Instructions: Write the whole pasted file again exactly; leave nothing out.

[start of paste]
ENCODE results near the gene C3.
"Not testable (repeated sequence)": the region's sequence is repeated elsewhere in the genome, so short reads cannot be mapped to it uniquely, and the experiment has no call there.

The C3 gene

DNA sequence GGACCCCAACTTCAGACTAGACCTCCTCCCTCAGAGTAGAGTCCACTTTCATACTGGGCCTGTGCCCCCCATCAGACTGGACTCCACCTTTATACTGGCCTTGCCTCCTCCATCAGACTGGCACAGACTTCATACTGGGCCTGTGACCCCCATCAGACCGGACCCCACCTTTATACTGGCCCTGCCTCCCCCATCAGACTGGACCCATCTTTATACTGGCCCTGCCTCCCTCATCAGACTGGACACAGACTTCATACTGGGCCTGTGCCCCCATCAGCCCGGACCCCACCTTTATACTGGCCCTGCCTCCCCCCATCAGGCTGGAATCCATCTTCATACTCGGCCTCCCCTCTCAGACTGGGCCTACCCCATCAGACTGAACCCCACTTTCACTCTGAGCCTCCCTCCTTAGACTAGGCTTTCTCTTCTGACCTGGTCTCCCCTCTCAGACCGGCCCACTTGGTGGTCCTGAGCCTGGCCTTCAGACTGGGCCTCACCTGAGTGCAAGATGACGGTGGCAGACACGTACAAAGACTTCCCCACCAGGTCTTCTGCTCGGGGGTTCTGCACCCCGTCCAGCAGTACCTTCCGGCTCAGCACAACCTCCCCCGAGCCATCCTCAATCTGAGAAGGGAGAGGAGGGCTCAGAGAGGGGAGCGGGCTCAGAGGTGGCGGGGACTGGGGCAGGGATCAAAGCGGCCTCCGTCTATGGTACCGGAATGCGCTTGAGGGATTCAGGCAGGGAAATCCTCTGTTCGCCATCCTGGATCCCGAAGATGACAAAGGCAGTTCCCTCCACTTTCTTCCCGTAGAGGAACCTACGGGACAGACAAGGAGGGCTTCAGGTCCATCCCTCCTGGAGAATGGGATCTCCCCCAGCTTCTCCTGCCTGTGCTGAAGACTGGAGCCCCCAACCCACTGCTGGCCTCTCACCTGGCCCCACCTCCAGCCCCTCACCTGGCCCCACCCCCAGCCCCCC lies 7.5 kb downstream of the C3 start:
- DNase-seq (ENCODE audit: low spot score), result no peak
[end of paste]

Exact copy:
ENCODE results near the gene C3.
"Not testable (repeated sequence)": the region's sequence is repeated elsewhere in the genome, so short reads cannot be mapped to it uniquely, and the experiment has no call there.

The C3 gene

DNA sequence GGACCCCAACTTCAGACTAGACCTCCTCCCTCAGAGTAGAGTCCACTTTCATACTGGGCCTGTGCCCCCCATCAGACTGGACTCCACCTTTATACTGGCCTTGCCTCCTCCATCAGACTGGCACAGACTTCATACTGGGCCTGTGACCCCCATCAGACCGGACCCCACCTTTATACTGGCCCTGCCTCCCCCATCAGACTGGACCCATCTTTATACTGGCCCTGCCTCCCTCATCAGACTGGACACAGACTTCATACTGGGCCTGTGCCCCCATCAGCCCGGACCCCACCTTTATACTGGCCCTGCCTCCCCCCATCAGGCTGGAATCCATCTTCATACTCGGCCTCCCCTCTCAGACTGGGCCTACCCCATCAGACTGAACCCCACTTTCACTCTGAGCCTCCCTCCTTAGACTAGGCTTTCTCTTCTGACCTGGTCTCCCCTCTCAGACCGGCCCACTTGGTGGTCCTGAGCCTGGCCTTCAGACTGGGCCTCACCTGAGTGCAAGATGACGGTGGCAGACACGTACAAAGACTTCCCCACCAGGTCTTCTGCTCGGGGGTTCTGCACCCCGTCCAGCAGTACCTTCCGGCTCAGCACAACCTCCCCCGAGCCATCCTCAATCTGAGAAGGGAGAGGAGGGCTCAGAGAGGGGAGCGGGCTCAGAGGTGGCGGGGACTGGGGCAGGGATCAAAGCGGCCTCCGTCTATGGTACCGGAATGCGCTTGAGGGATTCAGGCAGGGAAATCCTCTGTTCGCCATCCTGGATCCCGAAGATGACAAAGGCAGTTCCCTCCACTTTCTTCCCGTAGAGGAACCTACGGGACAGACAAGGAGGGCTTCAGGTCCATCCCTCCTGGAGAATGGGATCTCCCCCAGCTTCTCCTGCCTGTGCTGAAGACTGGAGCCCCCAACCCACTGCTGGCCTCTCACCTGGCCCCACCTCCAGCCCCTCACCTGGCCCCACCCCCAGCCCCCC lies 7.5 kb downstream of the C3 start:
- DNase-seq (ENCODE audit: low spot score), result no peak